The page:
James was understandably emotional after bringing a title to Cleveland:
He and his teammates took the celebration to the locker room, as the Cavaliers shared:
The celebration was also already happening in Cleveland, via the Cavaliers:
Even President Barack Obama and all-time NBA great Kobe Bryant congratulated James and the rest of the champions:
David Blatt, who was fired by the Cavaliers midseason, also took the time to congratulate his former players in a text message to basketball reporter David Pick on Monday:
James discussed his mindset coming into Sunday’s decisive contest, per Dan Woike of the Orange County Register: “Once we get to a Game 7, I’ll take my chances against anybody, against any team.”
James also had a message for those who doubted him, per RealGM: “I put my blood, sweat and tears in the game. And people still want to doubt what I'm capable of doing.”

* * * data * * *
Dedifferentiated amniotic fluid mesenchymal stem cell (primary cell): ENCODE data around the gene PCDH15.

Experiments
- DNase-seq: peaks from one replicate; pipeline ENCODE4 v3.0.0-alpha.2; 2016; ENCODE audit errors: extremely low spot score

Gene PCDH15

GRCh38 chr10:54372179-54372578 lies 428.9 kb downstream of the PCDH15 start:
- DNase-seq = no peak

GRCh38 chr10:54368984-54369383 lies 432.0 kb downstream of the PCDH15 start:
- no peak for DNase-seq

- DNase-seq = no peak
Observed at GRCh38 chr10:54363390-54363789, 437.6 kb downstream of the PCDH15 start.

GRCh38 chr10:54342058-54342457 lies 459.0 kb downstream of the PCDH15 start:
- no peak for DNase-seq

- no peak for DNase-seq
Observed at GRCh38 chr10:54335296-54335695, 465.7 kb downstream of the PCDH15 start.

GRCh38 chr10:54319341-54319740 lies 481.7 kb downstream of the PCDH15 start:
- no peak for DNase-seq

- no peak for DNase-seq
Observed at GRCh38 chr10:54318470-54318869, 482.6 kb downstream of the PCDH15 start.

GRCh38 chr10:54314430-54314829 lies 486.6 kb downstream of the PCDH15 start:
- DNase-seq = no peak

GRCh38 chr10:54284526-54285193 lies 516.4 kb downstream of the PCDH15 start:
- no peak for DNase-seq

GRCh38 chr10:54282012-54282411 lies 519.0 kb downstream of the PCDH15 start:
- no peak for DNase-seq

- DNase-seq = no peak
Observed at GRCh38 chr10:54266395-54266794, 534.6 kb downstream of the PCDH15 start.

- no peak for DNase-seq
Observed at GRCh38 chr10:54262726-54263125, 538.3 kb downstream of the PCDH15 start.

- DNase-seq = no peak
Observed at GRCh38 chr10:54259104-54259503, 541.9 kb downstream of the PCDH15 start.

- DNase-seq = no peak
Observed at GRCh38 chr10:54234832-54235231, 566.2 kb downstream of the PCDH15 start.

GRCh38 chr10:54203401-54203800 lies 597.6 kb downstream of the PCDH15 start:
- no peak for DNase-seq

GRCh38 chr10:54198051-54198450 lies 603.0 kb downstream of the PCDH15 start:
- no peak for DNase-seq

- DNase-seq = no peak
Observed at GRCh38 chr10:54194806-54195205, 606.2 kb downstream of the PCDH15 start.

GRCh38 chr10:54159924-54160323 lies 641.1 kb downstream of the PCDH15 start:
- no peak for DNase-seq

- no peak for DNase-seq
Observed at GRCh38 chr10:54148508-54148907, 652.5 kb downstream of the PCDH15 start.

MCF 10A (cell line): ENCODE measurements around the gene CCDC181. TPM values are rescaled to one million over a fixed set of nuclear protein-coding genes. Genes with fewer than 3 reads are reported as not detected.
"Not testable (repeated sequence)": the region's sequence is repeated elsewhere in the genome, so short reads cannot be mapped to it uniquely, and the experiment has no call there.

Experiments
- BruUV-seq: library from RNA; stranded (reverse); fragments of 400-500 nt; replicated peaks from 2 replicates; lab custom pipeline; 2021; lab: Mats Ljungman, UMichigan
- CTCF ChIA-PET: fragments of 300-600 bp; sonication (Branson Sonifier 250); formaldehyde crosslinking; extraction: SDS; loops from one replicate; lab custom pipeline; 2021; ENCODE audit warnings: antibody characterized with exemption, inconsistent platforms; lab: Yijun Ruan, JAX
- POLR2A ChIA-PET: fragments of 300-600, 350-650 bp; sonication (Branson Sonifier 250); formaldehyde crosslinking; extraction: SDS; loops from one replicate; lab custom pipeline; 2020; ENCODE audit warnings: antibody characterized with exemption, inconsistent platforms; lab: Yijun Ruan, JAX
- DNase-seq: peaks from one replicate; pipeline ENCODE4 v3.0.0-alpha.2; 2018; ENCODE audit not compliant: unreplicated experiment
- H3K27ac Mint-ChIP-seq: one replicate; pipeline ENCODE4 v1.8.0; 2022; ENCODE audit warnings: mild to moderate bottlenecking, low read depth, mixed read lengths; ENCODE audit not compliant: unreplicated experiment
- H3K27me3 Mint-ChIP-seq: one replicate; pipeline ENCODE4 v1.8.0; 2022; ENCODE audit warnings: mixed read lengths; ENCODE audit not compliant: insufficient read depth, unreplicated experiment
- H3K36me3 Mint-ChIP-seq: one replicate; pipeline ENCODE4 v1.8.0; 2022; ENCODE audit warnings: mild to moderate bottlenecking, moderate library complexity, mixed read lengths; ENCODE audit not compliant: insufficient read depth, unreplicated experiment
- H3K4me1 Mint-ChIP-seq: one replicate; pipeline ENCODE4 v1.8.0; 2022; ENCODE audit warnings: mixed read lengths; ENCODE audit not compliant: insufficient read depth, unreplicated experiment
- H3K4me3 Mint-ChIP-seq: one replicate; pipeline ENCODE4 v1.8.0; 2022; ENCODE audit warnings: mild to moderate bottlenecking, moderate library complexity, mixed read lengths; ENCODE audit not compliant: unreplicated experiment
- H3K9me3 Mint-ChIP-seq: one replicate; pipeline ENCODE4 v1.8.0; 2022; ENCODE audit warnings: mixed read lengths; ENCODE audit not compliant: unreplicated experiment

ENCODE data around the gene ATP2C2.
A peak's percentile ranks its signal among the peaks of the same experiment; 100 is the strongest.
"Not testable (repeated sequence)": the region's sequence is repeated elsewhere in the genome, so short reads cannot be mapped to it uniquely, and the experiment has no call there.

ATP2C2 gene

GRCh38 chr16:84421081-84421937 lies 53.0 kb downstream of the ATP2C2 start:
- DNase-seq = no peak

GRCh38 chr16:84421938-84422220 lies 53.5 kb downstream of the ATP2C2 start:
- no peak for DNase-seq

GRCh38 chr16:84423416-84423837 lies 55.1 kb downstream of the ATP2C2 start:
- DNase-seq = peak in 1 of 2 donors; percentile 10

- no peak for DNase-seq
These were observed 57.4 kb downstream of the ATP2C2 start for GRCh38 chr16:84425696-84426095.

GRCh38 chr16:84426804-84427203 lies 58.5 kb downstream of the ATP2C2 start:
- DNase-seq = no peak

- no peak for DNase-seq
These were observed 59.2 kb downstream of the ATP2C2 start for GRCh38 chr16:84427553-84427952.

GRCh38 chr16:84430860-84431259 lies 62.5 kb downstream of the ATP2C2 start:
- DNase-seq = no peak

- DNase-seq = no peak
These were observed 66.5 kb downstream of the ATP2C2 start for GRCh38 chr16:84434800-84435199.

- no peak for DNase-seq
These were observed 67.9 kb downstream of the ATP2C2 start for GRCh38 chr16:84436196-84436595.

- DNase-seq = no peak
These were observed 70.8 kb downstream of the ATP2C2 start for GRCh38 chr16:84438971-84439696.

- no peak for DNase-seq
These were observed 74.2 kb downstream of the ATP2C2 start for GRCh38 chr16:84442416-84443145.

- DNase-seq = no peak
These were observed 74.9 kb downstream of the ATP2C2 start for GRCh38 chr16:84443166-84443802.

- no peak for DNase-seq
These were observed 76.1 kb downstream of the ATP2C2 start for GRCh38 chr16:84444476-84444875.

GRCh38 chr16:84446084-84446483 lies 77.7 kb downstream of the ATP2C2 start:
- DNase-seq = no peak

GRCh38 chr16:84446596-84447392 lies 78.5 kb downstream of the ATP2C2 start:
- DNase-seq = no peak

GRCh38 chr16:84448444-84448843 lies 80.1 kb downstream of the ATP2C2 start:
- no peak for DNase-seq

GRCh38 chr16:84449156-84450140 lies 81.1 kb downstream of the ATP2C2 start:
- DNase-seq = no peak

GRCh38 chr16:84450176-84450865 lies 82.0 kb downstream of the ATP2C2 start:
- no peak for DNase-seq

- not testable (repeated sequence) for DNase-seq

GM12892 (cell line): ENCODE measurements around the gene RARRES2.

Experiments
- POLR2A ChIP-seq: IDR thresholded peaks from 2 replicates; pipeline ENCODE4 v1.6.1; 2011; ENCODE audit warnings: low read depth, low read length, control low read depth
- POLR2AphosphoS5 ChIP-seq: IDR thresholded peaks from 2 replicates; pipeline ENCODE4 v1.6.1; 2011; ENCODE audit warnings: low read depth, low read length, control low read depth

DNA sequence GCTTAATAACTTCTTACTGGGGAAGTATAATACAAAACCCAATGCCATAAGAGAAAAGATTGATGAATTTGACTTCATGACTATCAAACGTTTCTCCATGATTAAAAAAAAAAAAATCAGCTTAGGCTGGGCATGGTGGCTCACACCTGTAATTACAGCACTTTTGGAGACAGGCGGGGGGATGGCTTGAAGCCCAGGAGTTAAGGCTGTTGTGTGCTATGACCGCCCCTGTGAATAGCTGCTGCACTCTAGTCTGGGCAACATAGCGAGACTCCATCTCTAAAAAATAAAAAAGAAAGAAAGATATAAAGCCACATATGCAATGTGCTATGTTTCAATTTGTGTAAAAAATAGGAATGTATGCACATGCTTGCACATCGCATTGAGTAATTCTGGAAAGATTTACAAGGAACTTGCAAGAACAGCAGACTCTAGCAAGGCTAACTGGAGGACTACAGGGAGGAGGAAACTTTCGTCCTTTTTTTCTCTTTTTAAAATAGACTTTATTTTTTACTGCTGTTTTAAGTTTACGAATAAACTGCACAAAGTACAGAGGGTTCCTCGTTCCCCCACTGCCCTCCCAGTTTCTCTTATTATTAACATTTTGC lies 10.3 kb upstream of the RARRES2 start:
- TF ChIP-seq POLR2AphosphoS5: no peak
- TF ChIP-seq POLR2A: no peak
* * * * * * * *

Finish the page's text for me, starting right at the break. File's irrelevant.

On the other side, Curry pointed to some of the problems that plagued his team in the end, per Kurt Helin of Pro Basketball Talk: “We settled too much (in the fourth). I settled too much...that's tough to swallow with the opportunity we had in front of us.”
Kerr also reflected on the loss, per Ben Golliver of Sports Illustrated: “We're stunned. We thought we were going to win...This is why you can't mess around. ... Game 5 was the turning point of the series.”
Green was already looking ahead, per Marcus Thompson of the Bay Area News Group: “This won't be the last you hear from this team.”
James talked about the next step, per Sam Amico of Fox Sports Ohio: “Our fans gave us everything. We gave it back to them. ... I'm coming home with what I said I was gonna do.”
Next up is a party for a city that has been waiting so long to throw one.